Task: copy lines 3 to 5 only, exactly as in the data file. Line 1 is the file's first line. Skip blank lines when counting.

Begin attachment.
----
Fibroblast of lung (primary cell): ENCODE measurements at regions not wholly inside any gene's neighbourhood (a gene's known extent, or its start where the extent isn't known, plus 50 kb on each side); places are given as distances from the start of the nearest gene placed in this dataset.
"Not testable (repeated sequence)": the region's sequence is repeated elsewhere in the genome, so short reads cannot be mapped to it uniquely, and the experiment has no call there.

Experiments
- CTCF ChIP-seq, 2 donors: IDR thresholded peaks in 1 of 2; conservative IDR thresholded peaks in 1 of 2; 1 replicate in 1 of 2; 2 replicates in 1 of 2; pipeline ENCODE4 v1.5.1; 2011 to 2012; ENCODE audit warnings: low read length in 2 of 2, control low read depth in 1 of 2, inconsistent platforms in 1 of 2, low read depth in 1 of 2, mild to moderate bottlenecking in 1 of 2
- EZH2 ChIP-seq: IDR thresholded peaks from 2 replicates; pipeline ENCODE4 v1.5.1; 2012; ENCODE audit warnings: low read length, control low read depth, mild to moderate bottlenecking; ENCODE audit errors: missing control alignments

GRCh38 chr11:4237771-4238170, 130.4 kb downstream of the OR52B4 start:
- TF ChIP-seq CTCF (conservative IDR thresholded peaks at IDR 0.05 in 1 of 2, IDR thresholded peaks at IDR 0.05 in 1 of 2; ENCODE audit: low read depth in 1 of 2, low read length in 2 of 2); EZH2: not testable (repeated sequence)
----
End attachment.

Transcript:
Experiments
- CTCF ChIP-seq, 2 donors: IDR thresholded peaks in 1 of 2; conservative IDR thresholded peaks in 1 of 2; 1 replicate in 1 of 2; 2 replicates in 1 of 2; pipeline ENCODE4 v1.5.1; 2011 to 2012; ENCODE audit warnings: low read length in 2 of 2, control low read depth in 1 of 2, inconsistent platforms in 1 of 2, low read depth in 1 of 2, mild to moderate bottlenecking in 1 of 2
- EZH2 ChIP-seq: IDR thresholded peaks from 2 replicates; pipeline ENCODE4 v1.5.1; 2012; ENCODE audit warnings: low read length, control low read depth, mild to moderate bottlenecking; ENCODE audit errors: missing control alignments